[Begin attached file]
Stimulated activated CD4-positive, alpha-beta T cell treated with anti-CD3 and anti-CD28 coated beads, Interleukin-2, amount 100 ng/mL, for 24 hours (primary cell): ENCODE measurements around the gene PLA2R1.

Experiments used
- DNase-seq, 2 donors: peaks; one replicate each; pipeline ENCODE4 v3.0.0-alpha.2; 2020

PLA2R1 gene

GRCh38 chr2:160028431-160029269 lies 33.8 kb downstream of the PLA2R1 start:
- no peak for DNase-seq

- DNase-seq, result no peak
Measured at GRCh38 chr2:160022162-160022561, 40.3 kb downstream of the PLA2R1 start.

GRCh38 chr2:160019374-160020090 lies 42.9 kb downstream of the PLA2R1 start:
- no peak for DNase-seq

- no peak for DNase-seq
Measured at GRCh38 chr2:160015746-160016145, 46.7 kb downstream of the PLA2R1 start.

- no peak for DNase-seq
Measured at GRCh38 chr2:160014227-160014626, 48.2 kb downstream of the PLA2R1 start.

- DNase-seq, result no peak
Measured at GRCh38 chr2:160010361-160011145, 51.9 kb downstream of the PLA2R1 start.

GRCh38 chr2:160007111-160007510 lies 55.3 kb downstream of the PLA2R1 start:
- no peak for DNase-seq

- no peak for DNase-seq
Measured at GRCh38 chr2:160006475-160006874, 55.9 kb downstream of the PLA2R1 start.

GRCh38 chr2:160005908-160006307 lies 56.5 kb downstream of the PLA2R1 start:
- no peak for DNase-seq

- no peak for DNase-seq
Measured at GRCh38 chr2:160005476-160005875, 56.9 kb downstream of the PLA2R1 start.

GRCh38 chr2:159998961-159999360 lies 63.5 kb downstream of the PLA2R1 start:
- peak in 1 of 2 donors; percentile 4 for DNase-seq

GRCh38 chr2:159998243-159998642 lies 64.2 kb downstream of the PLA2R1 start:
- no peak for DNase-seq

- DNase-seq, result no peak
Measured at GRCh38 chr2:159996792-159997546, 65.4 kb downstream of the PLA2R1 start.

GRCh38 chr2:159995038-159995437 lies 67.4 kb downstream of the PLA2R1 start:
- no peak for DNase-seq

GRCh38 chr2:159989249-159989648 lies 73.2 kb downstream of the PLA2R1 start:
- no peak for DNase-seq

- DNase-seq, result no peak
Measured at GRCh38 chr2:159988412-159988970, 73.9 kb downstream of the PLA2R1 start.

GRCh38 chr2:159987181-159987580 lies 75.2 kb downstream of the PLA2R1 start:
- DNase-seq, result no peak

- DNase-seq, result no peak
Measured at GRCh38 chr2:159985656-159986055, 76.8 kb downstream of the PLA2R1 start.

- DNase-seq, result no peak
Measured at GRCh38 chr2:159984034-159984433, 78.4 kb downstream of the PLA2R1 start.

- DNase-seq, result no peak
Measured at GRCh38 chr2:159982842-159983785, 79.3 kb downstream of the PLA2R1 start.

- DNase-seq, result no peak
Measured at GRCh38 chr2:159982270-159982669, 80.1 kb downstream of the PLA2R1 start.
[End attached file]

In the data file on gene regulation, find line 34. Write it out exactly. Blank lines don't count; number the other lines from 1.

- no peak for DNase-seq